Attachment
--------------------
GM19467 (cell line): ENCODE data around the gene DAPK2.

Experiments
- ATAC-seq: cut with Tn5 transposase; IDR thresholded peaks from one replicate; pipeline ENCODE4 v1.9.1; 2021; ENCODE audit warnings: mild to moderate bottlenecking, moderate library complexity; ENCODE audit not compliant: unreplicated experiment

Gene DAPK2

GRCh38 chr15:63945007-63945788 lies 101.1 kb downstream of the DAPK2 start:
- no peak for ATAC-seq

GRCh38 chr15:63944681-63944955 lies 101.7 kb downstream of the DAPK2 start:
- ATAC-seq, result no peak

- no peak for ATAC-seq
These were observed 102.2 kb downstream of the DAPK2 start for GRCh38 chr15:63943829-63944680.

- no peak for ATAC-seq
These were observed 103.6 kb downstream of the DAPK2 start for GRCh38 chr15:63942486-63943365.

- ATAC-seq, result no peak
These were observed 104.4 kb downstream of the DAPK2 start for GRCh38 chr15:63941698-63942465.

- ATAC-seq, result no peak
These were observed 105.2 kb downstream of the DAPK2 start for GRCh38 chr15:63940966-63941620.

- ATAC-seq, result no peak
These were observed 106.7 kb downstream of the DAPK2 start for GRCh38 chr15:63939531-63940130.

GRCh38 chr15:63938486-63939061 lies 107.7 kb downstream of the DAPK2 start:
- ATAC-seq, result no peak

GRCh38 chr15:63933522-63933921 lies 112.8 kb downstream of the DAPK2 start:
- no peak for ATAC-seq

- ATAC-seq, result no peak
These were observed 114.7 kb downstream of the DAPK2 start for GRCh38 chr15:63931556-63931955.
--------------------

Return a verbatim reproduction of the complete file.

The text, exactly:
GM19467 (cell line): ENCODE data around the gene DAPK2.

Experiments
- ATAC-seq: cut with Tn5 transposase; IDR thresholded peaks from one replicate; pipeline ENCODE4 v1.9.1; 2021; ENCODE audit warnings: mild to moderate bottlenecking, moderate library complexity; ENCODE audit not compliant: unreplicated experiment

Gene DAPK2

GRCh38 chr15:63945007-63945788 lies 101.1 kb downstream of the DAPK2 start:
- no peak for ATAC-seq

GRCh38 chr15:63944681-63944955 lies 101.7 kb downstream of the DAPK2 start:
- ATAC-seq, result no peak

- no peak for ATAC-seq
These were observed 102.2 kb downstream of the DAPK2 start for GRCh38 chr15:63943829-63944680.

- no peak for ATAC-seq
These were observed 103.6 kb downstream of the DAPK2 start for GRCh38 chr15:63942486-63943365.

- ATAC-seq, result no peak
These were observed 104.4 kb downstream of the DAPK2 start for GRCh38 chr15:63941698-63942465.

- ATAC-seq, result no peak
These were observed 105.2 kb downstream of the DAPK2 start for GRCh38 chr15:63940966-63941620.

- ATAC-seq, result no peak
These were observed 106.7 kb downstream of the DAPK2 start for GRCh38 chr15:63939531-63940130.

GRCh38 chr15:63938486-63939061 lies 107.7 kb downstream of the DAPK2 start:
- ATAC-seq, result no peak

GRCh38 chr15:63933522-63933921 lies 112.8 kb downstream of the DAPK2 start:
- no peak for ATAC-seq

- ATAC-seq, result no peak
These were observed 114.7 kb downstream of the DAPK2 start for GRCh38 chr15:63931556-63931955.